Last week, GothRider took you on some of the best motorcycle rides in the Northern United States and gave you some great dive bars to stop at along the way. This week, we’re heading West to give you the best scenic rides for bikers in California.
California Route 36
If you head west from Red Bluff along Route 36, you will see a sign promising twisty roads for the next 140 miles. You and your bike will practically be on a roller coaster all the way to Fortuna, California.
The ride includes intense elevation changes and a trip through national forests. The views at the top of the higher elevations are incredible. This is really a trip for experienced bikers: the road twists are unpredictable, and there are many long drops with no guardrails. However, the roads are well-maintained.
Expect to travel the whole 140 miles without many stops. There is little cell phone reception, and only a couple places to eat and fuel up along the way. Stay in Fortuna or a few miles up the road in Eureka on the coast.
Pacific Coast Highway 1 from Monterrey to San Simeon
This scenic route was dubbed an “All American Road” by the U.S. Department of Transportation. For 127 miles from Monterrey to just outside San Luis Obispo, you could easily schedule a week’s vacation. If you drive straight through, however, you will be staggered by the scenery.
Heading south, your right side will feature beautiful coastal views for the entire drive. On your left, the scenery changes from mountains to valleys and waterfalls to redwood forests. There are historic Spanish missions and an abundance of sea life.
You’ll pass seven state parks, plenty of museums and shopping, and end at William Randolph Hearst’s mansion. Due to the popularity of the drive, the route and roadside attractions can often be congested. Go in the off-season to avoid some of the traffic. It’s still one of the most scenic routes in America, so the ride is well worth the traffic.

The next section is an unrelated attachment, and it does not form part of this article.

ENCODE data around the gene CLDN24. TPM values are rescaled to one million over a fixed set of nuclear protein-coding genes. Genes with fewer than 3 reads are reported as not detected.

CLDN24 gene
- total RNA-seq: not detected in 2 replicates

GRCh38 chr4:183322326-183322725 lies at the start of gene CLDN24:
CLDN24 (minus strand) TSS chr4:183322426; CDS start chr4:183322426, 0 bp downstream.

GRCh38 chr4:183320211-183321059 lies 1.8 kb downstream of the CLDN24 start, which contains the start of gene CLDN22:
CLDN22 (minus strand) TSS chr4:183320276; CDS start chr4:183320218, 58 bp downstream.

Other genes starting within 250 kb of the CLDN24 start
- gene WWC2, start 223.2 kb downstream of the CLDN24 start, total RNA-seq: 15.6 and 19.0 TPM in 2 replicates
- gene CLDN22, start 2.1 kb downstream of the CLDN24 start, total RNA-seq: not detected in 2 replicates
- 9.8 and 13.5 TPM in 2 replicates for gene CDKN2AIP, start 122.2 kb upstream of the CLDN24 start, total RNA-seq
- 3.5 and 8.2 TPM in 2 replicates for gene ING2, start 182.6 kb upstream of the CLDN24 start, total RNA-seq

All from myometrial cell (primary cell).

Route 74 from Hemet to Indian Wells
About 30 miles southeast of Riverside lies Hemet, California. From Hemet, Route 74 takes bikers through a varied scenery, ending near Coachella Valley. The best of the road stretches for about 50 miles.
The ride starts out with pine forests just outside of Hemet. The elevation climbs through mountains and ends in desert. Be sure to stop at the Santa Rosa and San Jacinto Mountains National Monument before the end of the trip.
There’s not a lot of places to stop along Route 74. If you’re up for a detour, follow the signs to Idyllwild for gas and good food.
Lost Highway 58: Bakersfield to San Luis Obispo
Highway 58 is a little hard to find, so take your map and don’t rely on the locals. Head west from Bakersfield for about twelve miles. The route really picks up as a highway in Buttonfield, just west of Interstate 5.
Once you find it, you and your bike will be on 90 miles of nearly perfect solitude. The elevation changes throughout farmland. Then you’ll hit winding, twisting roads in Calf Canyon. The ride ends just north of San Luis Obispo.
Make sure you leave with a full tank of gas. There are few places to stop and even fewer vehicles on the road. The solitude and scenery are refreshing.
Sonora pass is arguably one of the most beautiful rides in the country. Heading east from Sonora on Highway 108, the Sonora Pass goes for 79 miles until the small town of Sonora Junction.
Even at the end of summer, the mountain peaks still contain snow. You’ll pass mountain meadows full of vibrant wildflowers and wildlife. There are old forests and waterfalls on every side of your drive.
This is a ride for an experienced biker. The mountain road is steep, narrow, and winding with many drop-offs. This road is closed in the winter, so make plans to be there in the summer. There are few places to stop along the way, so gas up before leaving Sonora.